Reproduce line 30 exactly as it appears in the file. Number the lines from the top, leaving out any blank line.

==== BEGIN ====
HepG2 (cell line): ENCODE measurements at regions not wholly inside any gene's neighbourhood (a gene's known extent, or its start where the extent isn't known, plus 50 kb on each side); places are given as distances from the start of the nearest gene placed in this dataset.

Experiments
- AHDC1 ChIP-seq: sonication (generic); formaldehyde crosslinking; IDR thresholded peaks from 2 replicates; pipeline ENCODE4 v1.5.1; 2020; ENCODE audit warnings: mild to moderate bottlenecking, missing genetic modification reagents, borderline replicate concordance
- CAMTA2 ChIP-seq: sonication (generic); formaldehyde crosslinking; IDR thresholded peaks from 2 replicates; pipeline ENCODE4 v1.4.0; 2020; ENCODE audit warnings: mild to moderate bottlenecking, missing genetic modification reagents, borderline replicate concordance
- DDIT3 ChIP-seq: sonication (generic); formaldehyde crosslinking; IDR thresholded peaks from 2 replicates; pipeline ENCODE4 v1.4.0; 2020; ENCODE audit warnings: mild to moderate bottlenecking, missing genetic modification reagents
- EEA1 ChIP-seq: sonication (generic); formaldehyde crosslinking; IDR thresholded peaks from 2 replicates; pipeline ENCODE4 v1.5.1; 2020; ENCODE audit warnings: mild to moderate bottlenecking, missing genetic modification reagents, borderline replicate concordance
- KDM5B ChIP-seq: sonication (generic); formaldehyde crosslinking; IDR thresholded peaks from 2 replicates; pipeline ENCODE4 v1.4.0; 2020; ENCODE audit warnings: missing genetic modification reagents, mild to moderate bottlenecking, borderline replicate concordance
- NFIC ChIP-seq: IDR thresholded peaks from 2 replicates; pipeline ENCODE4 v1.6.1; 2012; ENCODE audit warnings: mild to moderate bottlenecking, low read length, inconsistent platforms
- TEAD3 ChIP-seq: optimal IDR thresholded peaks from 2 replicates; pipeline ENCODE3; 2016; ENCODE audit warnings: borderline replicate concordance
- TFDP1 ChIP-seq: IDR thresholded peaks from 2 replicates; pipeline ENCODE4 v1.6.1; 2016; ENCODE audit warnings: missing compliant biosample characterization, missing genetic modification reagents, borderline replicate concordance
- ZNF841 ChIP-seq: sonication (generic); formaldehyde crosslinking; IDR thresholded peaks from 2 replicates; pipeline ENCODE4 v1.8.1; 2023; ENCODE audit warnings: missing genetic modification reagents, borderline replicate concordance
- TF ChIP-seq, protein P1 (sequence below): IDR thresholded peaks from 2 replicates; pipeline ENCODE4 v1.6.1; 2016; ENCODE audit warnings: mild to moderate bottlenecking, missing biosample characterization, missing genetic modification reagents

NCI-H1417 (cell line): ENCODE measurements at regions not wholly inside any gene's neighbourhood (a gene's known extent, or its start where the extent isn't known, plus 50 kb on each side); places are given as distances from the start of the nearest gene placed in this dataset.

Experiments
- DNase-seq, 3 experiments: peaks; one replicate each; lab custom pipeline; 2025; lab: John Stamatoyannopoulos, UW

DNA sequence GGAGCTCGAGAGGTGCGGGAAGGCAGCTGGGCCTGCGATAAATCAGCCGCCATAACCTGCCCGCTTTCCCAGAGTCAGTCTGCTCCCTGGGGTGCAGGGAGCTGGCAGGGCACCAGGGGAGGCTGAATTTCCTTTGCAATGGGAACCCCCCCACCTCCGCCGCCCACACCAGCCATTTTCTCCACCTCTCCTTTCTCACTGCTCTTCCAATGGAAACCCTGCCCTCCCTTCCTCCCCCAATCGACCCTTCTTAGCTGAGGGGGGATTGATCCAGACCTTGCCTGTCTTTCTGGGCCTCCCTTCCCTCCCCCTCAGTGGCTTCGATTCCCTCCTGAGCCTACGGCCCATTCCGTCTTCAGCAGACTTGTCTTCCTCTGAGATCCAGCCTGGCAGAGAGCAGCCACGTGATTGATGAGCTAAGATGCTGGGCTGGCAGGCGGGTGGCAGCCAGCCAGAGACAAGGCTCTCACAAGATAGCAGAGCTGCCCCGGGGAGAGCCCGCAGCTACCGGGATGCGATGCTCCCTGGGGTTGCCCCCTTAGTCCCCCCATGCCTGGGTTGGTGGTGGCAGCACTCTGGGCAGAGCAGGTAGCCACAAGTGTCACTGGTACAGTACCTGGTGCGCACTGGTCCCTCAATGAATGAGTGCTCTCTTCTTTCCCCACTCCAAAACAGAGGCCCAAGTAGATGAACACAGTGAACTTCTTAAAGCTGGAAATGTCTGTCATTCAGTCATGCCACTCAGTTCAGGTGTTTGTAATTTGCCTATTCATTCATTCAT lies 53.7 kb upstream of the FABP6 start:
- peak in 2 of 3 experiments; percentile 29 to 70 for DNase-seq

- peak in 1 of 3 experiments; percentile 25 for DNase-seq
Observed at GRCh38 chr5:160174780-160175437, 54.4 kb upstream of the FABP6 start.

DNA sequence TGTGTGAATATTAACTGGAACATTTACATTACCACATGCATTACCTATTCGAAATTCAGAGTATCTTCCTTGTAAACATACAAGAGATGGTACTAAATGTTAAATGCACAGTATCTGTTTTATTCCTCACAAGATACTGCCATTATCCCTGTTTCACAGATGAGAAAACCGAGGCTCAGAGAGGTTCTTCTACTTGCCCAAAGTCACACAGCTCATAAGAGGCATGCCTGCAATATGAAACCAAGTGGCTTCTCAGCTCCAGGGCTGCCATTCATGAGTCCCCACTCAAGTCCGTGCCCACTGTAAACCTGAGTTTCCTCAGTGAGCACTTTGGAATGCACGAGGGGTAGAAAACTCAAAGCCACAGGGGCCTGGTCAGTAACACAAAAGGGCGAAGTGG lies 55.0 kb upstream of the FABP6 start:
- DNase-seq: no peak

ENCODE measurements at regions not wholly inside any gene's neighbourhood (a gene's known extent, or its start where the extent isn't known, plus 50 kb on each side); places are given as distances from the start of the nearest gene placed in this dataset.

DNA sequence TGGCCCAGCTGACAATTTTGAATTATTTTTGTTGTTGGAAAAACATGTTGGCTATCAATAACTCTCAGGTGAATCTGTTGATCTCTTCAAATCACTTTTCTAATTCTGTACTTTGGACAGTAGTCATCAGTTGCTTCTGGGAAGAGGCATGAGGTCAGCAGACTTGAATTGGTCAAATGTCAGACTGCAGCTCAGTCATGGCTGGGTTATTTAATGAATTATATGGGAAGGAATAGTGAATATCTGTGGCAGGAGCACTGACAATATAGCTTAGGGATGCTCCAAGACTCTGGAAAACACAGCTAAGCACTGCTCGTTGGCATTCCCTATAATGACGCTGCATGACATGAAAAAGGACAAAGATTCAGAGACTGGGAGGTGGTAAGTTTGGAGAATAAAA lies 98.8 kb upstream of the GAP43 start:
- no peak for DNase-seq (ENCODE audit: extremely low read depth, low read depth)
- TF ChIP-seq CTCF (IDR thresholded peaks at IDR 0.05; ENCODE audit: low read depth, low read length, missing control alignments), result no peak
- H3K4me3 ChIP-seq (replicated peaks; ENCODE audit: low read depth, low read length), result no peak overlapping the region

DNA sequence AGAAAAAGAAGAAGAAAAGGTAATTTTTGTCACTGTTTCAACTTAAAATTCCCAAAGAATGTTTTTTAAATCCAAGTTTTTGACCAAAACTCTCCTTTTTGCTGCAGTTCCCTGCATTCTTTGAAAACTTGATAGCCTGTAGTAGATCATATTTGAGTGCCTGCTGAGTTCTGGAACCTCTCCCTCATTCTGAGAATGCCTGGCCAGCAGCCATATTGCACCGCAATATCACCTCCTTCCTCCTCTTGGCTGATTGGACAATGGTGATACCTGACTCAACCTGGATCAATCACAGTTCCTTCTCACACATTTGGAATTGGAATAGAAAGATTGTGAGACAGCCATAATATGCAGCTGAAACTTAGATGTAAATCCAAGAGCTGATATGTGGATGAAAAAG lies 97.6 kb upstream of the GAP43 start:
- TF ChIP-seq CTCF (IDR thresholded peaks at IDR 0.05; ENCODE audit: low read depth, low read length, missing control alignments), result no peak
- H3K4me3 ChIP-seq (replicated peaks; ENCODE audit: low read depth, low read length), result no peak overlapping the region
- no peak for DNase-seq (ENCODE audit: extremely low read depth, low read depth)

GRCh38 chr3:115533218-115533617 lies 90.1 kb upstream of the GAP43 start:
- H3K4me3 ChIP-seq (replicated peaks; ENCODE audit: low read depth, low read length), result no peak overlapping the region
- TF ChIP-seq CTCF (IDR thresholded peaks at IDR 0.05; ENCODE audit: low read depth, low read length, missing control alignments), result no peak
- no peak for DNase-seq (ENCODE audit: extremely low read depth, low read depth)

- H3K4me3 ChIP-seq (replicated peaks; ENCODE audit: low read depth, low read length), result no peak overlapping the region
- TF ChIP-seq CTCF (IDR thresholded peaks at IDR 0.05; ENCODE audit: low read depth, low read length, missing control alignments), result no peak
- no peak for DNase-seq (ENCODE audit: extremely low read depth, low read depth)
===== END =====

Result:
- no peak for DNase-seq (ENCODE audit: extremely low read depth, low read depth)